We were wrong with our call on sterling yesterday, where EUR/GBP rose 0.5/0.8% as the Bank of England delivered the grim news that the UK economy would contract for seven consecutive quarters from 4Q22. But the BoE policy rate could well be moving to 2.25% in September and a 150bp spread over the ECB policy rate should prove some insulation for sterling – at least against the beleaguered euro.
RON: National Bank of Romania to close the rate gap with CEE
Today we have a National Bank of Romania (NBR) policy meeting including rate decisions and the presentation of a new forecast. Valentin Tataru in Bucharest expects another 100bp rate hike to 5.75%, which still marks the lowest rate in the CEE region. The inflation forecast should show a higher trajectory again, but the changes should not be significant. Our call is in line with the surveys, yet markets are recently demanding more and more monetary tightening. After the last meeting in July, the spread between the NBR key rate and 3M Robor dropped from 270bp to 170bp. Today, however, the spread is a record 320bp. This reflects both the persistent lack of liquidity in the money market and growing expectations of NBR rate hikes. Aside from August, the central bank has two other policy meetings: in October and November. Today’s rate hike should be the last big hike, in our view, and the next meeting should already bring smaller steps leading the terminal rate to 6.50% at the end of this year.
Despite all this, the FX market remains untouched. For the leu, the 4.95 EUR/RON line remains impenetrable, fully under central bank control. Although the leu has managed to get a bit lower in recent days, the fundamentals do not suggest much reason for appreciation – quite the opposite. On the weaker side, however, the NBR is waiting to prevent any RON depreciation that would threaten inflationary pressures in the economy with the largest FX pass-through in CEE. And we think nothing will change in the NBR’s FX strategy until at least the end of this year.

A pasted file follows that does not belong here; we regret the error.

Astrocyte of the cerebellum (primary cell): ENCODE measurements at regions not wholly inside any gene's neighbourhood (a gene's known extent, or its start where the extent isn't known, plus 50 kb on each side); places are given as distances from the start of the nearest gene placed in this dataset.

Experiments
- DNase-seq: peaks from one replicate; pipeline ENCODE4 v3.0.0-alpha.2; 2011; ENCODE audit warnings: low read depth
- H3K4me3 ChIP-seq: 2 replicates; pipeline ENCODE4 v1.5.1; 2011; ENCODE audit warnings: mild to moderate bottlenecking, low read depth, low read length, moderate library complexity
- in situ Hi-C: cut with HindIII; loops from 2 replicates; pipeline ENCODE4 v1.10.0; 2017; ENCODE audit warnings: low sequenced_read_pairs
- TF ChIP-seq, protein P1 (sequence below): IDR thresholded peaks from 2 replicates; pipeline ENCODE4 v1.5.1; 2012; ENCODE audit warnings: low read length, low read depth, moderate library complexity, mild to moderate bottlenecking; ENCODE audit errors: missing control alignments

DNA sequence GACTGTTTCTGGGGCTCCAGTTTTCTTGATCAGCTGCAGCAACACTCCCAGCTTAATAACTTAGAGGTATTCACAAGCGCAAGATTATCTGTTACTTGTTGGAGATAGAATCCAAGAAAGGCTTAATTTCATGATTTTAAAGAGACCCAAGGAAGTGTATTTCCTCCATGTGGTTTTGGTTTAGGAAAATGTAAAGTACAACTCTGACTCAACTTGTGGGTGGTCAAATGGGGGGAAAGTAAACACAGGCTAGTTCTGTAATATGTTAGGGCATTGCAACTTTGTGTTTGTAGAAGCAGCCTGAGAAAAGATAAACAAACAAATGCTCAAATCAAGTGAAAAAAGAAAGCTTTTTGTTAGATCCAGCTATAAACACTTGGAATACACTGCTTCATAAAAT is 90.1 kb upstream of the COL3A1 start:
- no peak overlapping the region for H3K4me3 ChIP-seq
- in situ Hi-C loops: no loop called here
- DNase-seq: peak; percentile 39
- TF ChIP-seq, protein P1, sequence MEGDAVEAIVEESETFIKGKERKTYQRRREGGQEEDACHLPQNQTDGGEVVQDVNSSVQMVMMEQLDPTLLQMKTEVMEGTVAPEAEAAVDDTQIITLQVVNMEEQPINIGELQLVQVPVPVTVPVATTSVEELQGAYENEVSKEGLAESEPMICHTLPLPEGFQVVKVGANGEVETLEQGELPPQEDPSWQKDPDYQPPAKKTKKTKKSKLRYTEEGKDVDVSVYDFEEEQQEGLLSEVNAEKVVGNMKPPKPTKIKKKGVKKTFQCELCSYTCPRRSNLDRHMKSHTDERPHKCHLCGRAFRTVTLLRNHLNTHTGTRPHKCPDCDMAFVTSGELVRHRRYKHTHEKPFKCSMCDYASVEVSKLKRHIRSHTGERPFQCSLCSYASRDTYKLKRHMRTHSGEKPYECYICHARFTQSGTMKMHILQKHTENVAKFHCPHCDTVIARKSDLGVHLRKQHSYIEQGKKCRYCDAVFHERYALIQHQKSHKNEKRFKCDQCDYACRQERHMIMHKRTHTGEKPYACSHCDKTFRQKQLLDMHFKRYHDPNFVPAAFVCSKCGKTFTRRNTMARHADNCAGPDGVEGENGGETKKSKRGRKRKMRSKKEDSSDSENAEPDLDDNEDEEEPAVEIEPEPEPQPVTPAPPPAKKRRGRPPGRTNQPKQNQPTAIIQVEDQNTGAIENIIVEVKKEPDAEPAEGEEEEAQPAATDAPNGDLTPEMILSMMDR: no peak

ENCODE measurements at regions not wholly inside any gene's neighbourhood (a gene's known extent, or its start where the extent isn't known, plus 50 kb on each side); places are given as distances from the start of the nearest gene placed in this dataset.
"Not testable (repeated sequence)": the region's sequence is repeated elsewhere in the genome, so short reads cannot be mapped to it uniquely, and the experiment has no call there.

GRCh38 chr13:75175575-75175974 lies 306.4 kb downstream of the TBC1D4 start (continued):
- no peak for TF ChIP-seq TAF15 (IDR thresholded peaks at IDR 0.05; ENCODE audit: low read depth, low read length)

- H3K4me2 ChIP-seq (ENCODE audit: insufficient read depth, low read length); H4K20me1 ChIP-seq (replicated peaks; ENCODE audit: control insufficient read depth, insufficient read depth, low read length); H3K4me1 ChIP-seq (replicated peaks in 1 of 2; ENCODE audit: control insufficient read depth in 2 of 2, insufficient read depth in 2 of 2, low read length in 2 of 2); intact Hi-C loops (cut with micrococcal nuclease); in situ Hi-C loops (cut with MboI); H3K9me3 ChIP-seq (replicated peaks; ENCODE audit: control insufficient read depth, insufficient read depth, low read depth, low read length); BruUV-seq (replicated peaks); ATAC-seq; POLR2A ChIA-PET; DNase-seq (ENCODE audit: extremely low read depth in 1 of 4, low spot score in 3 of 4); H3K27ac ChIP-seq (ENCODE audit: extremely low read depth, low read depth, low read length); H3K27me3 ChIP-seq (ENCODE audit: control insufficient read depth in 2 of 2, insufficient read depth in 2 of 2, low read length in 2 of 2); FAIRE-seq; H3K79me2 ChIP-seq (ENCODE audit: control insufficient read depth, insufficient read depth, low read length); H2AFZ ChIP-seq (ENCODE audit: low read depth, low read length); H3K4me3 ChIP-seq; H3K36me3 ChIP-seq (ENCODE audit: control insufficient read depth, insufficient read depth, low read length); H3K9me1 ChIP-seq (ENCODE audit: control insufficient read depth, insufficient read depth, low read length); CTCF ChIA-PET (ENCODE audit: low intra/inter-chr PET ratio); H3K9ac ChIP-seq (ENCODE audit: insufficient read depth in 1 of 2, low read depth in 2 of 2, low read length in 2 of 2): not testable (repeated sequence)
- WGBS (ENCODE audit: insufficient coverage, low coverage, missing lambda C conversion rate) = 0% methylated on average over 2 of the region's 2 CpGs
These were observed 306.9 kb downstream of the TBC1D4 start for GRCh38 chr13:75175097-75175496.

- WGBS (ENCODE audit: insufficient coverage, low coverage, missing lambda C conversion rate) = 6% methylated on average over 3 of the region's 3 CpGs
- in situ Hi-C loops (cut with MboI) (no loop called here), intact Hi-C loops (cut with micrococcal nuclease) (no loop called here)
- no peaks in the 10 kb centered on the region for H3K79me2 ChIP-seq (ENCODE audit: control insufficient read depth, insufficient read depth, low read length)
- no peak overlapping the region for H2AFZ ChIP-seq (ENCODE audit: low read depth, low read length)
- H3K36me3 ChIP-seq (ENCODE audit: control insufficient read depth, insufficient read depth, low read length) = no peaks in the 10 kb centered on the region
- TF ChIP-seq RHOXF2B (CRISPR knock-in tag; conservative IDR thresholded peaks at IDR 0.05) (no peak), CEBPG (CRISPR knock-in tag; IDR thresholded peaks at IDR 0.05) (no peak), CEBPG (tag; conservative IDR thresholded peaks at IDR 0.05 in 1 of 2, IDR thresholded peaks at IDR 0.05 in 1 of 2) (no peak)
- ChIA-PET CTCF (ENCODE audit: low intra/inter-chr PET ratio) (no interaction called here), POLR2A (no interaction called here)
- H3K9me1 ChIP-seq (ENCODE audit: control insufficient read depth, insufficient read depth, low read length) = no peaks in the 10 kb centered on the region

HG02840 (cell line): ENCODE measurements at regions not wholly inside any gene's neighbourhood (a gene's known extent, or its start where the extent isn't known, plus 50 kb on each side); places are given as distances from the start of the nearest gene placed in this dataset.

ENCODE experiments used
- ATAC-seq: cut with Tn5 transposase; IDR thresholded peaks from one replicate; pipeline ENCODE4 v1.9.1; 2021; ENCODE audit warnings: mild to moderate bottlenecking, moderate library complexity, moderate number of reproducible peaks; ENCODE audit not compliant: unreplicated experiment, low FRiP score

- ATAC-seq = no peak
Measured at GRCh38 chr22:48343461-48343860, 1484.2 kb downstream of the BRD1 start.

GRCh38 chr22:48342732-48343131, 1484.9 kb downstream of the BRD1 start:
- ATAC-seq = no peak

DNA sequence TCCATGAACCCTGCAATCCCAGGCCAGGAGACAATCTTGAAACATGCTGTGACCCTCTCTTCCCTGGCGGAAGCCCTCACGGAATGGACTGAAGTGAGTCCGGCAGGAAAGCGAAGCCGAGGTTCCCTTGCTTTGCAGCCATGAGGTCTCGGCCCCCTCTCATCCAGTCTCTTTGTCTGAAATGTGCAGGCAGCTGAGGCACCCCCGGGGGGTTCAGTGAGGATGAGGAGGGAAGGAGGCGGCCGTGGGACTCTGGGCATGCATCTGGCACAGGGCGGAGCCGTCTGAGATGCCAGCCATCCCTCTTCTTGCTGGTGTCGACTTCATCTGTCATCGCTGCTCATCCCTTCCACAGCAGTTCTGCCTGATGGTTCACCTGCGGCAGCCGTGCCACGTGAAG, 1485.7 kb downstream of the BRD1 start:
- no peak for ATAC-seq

CZK: The koruna is key to Czech National Bank monetary policy
The Czech National Bank (CNB) left interest rates unchanged yesterday, in line with our expectations. The new forecast brought an upward revision to GDP growth for this year and a downward revision for next year. More interesting, however, is the central bank’s view on inflation. It should peak at 20.0% YoY in the coming months while remaining above 9% on average next year. Under these conditions, the CNB’s new forecast sees rates peaking at the current 7% level and even implies a rate cut as early as 4Q. In our view, however, the key issue is the koruna and the depreciation pressures.
As long as the CNB keeps the koruna under control, we believe further rate hikes are not in play. Thus, the main question is where the pain threshold of the new board for the rising cost of FX interventions is. This is very difficult to gauge at the moment given that we have heard little from the new board so far, but our best guess is above the CNB’s 30% FX reserve level, which is far from the current 12% level (according to our calculations). Thus, we expect the koruna to remain at current levels of 24.50-24.70 EUR/CZK and the key will be global developments, which could trigger a sell-off in EM currencies if risks materialise. This would imply too painful a cost for the CNB in terms of the loss of FX reserves.